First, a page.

This is somewhat disjointed, mostly my reactions to the day.

Went to the science faire yesterday.

Eulalia did some neat pie crust things. There was some cool stuff, including an amazing replica of the mona lisa, which was a “capstone” entry; not for competition, more of a “i did this because I’m awesome like that”.

I performed the Tain episode where Ferdiad is slain by CuChullain. Afterwards, the audience seemed very happy. The judges less so, but that’s ok. Mistress Jacqueline and Vicountess Bernadette (who is authentically Irish and loves the Tain) loved my story and suggested I team up with them at antir west war to do parts of the story in Westie court three nights running, like Scherezahde.

My judges were Luther Magnus, Rauthulfr inn Orthstori, Bieris du Roman.

Thoughts? This story is too long. Reading it out loud from the Lady Gregory version, from when Medb needs a hero to when Ferdiad dies takes about 35 minutes. I condensed it down pretty much as far as I could while keeping the contexts, and it clocked in at 20 minutes. Which means they had 10 minutes for questions, which makes sense to me. Maybe not to them. But a 20 minute story won’t work well in a campfire context. The beer and icy hot got great reviews though, and one judge gave me three points for the beer.

A couple of interesting questions came up. What was my reason for performing? And why this story? Jacqueline and Bernadette seemed to think I nailed it in terms of answering questions while in persona. I’m not sure what they meant; I’ll have to find out.

Me..

All the judges said I sounded good but the story needs many more tellings. Rathulfr suggests that I read the Lady Gregory version out loud a bunch of times to get the cadences of her heroic descriptions. Rather than speeding through the arming, wounding, healing. Bieris might agree, she said cadence and repeats would help cement the feel of the epic piece. Bernedette (not a judge) said I should be more expressive. One judge felt lost in the beginning, because they didn’t know who the characters were. They suggested a sort of dramatis personae. One judge said I obviously knew more than I let on (maybe in the documentation, maybe in the discussion after, not completely sure where that came from).

Looking at the score totals is funny. One judge seemed to be the most positive. But their score was lowest. One judge seemed to be the most critical. Their score was highest. Just an interesting data point. Rauthulfr gave me 3 bonus points for the difficulty of the piece, in addition to the highest possible score for “does the piece involved extra complexity.” In other words, maybe the piece was like doing a triple axle butterfly flip in kindergarten skating.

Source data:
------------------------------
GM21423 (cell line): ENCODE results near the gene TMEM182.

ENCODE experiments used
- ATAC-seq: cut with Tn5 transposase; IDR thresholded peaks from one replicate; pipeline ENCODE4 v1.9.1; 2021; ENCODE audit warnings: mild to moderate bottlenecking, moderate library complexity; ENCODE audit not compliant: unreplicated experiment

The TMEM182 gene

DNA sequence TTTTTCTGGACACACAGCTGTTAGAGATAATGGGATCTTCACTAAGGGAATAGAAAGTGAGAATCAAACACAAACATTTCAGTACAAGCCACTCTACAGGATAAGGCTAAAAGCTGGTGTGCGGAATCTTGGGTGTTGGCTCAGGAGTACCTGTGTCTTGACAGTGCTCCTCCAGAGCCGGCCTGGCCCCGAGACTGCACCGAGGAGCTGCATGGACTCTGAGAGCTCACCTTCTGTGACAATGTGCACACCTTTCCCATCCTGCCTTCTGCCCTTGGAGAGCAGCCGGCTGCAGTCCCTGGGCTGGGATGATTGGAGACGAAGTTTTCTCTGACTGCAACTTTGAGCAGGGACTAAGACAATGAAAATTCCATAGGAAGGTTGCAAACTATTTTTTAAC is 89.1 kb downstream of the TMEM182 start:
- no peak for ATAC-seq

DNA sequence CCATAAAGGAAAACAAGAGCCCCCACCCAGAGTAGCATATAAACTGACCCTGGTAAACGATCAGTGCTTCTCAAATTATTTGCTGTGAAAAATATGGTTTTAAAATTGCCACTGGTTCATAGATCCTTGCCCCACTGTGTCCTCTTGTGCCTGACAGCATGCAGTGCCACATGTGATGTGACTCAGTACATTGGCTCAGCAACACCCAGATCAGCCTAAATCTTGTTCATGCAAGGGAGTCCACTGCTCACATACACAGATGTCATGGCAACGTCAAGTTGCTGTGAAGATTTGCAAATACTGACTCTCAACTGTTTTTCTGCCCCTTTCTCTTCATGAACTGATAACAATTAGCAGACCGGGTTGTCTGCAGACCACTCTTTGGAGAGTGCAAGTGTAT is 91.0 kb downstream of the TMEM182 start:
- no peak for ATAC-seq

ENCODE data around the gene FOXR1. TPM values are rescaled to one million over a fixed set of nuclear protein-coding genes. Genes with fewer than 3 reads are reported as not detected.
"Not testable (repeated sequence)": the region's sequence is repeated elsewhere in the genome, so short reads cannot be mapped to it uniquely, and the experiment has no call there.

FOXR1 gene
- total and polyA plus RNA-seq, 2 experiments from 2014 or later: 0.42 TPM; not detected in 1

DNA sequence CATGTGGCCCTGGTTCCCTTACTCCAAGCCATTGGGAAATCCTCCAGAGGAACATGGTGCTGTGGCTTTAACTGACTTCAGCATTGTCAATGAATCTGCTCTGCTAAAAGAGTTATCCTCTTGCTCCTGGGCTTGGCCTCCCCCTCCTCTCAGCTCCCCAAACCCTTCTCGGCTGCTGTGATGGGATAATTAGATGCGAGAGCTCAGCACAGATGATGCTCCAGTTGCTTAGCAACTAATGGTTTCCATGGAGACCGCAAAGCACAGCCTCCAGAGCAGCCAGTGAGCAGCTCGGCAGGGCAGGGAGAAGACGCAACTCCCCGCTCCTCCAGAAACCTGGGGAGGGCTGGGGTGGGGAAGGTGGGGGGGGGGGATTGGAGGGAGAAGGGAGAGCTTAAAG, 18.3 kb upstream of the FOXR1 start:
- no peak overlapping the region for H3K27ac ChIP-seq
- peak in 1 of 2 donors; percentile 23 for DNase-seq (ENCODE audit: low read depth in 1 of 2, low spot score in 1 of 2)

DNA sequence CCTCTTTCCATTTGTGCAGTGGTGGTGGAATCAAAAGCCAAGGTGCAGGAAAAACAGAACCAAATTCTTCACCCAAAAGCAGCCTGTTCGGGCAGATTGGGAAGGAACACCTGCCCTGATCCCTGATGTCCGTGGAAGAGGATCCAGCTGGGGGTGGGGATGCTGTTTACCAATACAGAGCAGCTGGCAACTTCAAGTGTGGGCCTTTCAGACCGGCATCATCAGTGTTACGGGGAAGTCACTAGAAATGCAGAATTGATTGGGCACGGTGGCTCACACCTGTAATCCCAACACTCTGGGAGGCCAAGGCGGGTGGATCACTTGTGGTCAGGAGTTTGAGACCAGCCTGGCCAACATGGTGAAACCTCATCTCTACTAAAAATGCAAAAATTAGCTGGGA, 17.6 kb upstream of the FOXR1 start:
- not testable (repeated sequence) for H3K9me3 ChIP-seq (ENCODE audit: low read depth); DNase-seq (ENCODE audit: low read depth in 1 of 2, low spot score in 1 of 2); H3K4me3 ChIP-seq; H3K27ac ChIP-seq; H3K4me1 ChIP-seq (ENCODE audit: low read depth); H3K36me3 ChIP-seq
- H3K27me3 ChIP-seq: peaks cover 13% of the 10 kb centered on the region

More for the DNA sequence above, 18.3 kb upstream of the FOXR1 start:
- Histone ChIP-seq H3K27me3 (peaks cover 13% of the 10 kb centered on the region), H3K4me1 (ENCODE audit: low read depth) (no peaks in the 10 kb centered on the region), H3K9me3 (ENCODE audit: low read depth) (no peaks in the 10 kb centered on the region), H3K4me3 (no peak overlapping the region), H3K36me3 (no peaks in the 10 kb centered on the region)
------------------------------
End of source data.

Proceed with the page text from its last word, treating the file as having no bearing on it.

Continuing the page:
I was thinking afterwards that I’d never perform this piece again, with regards to a competition setting. But maybe that’s a mistake- obviously the audience enjoyed it. And the judges seemed to like it. So maybe going forward just practice it more. Champions (which I never plan to be) had to perform 5 pieces at least this weekend. Three for the judges, one in court for populace, and one today for “finals.” I think it was one. Might be more. But still- that’s a little daunting. I can come up with five total right now. I’ll have to work on broadening my stream.

Also, documentation is lacking. One judge offered me their email address to email them and get some ideas on sources. Another insisted that I needed more sources and listed areas that are missing from my documentation. In addition, the dramatis personae might go well into the documentation as well as the performance. I can’t assume next time that all these people can keep up with these names. I’ll be emailing that judge.

Overall, I had a great time. I might not do this again. I told the wife that Celtic Bardic is on my bucket list, and I think I’d rather do Celtic Bardic than go to Kingdom BAS. Maybe less of a competition flavor. I usually have a sour taste in my mouth for a few days after competitions, especially ones where I’m not recognized. Maybe I should work harder at recognizing the hard work of the non-winning bards as well. In fact, that’s a real good idea, right there, Conchobro.

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